Exactly what the mechanism for this would be I do not know, and I am not sufficiently versed in the formations of political and regulatory bodies to speculate on the best fit. However, I am unsure where the significant difference is between the case being brought on the grounds that the claim is wrong or that the claim is potentially harmful. If a claim in the health field is harmful, it is because it is factually wrong. If a healthcare claim is factually wrong it is therefore potentially harmful. These two cannot be clearly distinguished in this instance, as the potential to harm is a necessary property of incorrect health claims – if it doesn’t harm relative to alternative claims, it is not wrong.

What I want to be clear about, though, is a key distinction I would draw. I am convinced that people should be protected from dangerous untruths and that to allow them to be printed unchallenged is a threat to public health, but I do not wish to suppress innovation, new ideas and challenge within science. As long as the facts are presented fairly and accurately and the distinction between fact and speculation is clear, I am positively happy to see people thinking about new forms of treatment based on cutting edge technology, genetic discoveries or refined drugs. It is through innovation and challenge that we make the great breakthroughs.

The best ideas should then be tested thoroughly using appropriate trial designs, to see what is likely to work. These tests will produce a new set of data to add to the pre-existing, on which further theories and speculations can be based. Once again, though, having done the testing, it should be required that the results are accurately described – the facts are the immutable foundations on which any theory should be built. Often several competing ones can be reasonably developed, at least until further testing discriminates between them.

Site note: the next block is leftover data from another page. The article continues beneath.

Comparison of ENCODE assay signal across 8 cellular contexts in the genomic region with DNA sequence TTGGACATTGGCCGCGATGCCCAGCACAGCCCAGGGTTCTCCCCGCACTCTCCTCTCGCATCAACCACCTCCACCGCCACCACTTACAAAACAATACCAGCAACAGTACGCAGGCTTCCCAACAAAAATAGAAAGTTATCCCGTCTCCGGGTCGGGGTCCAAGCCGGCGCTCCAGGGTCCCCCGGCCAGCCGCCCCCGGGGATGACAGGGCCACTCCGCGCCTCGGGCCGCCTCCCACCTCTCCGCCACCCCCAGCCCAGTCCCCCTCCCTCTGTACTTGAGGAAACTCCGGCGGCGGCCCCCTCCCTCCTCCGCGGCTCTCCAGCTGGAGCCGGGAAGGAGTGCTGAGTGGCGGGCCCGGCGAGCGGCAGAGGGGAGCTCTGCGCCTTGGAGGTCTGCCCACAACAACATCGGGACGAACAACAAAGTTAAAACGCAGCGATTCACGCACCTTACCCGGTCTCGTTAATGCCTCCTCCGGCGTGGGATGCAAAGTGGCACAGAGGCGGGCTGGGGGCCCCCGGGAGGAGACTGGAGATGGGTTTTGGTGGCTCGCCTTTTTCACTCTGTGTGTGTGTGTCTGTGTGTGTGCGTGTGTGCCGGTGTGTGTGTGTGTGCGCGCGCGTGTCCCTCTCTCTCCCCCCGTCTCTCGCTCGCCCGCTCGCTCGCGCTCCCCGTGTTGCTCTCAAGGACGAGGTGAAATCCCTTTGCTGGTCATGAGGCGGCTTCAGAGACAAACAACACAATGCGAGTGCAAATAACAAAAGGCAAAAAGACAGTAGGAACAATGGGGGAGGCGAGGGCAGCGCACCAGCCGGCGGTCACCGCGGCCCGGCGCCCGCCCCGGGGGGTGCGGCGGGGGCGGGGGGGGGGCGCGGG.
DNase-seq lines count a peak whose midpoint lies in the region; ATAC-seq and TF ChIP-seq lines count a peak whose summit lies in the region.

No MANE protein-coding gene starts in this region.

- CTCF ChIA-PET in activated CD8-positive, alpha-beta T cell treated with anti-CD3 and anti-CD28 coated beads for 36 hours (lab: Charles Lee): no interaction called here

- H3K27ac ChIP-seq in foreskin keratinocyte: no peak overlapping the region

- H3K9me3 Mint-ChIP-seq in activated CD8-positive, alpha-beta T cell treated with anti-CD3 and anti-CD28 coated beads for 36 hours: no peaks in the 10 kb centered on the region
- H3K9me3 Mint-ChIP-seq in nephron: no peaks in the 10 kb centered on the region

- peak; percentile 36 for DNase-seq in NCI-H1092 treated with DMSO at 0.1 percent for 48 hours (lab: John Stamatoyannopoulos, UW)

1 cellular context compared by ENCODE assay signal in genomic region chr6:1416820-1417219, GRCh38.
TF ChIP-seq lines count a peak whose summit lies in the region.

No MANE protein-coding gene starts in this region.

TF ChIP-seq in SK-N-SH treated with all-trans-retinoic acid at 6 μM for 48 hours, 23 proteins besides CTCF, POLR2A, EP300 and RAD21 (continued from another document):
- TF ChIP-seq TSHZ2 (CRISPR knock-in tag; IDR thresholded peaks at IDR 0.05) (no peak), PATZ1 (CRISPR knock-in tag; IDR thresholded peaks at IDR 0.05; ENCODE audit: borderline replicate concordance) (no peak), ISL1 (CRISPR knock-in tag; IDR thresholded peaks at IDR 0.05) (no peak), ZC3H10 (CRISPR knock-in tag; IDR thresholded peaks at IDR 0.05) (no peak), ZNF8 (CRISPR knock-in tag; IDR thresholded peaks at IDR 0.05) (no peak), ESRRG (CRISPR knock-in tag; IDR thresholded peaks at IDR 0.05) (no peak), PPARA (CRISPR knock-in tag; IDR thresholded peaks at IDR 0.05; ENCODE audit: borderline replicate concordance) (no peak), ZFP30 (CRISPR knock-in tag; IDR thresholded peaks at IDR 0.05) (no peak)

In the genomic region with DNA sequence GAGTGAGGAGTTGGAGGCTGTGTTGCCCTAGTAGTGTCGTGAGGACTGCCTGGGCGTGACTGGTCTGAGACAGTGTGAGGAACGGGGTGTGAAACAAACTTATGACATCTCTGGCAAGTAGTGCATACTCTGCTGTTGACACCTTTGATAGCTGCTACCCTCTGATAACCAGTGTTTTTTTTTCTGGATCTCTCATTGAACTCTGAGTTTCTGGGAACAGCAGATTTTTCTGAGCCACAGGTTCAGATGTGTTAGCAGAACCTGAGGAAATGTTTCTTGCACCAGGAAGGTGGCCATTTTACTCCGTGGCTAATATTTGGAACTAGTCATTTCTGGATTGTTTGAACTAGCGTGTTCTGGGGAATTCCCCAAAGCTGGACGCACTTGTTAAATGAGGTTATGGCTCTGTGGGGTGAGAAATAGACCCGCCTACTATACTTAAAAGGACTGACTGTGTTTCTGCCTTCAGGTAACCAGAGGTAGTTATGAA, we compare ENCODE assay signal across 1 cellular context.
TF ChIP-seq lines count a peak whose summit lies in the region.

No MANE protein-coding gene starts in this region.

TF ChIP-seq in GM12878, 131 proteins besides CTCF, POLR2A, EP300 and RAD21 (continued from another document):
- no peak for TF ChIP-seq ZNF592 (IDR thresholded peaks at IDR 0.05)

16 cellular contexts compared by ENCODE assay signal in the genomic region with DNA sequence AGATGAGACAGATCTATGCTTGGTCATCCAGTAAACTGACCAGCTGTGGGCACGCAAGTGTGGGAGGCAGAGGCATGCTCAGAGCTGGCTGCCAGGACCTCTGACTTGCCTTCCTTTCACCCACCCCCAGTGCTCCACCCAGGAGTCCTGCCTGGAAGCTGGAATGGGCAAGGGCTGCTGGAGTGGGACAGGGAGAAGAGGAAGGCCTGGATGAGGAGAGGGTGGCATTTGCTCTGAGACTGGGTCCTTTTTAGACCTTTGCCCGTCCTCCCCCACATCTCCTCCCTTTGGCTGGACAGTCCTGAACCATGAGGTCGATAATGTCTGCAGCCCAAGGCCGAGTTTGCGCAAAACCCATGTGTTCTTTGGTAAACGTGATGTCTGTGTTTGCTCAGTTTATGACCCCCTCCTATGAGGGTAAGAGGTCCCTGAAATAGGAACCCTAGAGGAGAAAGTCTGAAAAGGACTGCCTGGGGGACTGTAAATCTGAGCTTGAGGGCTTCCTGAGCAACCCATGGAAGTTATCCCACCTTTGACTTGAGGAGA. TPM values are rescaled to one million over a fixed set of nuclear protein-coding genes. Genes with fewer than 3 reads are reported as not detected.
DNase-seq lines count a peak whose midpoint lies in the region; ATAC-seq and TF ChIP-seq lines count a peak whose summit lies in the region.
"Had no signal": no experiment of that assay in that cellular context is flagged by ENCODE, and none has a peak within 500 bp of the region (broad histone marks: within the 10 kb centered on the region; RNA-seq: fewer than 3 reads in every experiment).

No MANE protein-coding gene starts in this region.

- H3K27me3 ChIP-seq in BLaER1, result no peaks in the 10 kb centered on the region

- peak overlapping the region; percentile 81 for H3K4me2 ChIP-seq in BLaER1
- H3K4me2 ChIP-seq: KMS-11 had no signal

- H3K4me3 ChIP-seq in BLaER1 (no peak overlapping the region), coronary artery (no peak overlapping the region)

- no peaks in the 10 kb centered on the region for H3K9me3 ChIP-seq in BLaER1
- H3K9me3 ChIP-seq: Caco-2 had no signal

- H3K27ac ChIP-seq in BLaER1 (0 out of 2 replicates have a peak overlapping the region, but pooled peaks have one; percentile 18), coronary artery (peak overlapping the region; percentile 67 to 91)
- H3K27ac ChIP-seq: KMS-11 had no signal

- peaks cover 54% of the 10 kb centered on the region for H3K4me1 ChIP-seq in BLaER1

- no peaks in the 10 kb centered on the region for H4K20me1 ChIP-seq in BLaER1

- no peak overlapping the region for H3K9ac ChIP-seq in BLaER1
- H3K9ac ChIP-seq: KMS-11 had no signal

However, in the more developed areas, there tends to be little room for controversy in the evidence, as these controversial areas are the first to get further research to provide clarity on what it is that is happening. The simple facts of the trials to look at the supposed link between MMR and autism are available – no well designed study, of which there have been several, has found evidence of a link. This does not logically prove that the link is not there, but provides a very robust level of evidence – certainly greater than much evidence used to convict people of crimes.

Based on this, I believe the statement ‘there is no link between MMR and autism’ is acceptable as a reasonable summary of the evidence, whereas the statement ‘there is a link between MMR and autism’ is not. It is inaccurate and dangerous, and is exactly the sort of statement that any worthwhile media regulator should be tackling.

The details of how a particular statement is deemed a reasonable summary of the evidence is not clear to me in all cases. Those areas that have live, genuine scientific debate should be allowed to work themselves out through the scientific discourse. Individual facts resulting from experiments should of course never be manipulated or misrepresented, but there will be occasions where there is more than one summary of the available evidence that is reasonable, and the interplay between these is where the interesting science will happen. There is no crime in being wrong when it was a reasonable position to take based on the knowledge available, but continuing to promote a disproven hypothesis in medicine is dangerous.

All the above is simply an expansion on the famous observation that you are entitled to your own opinion, but you are not entitled to your own facts. I think more than that, the media are entitled to give us their opinion, but they are not entitled to give us their own facts. In many areas this is problematic, but in healthcare it leads directly to poor health decisions, and avoidable suffering and death. This must be a priority for a regulator.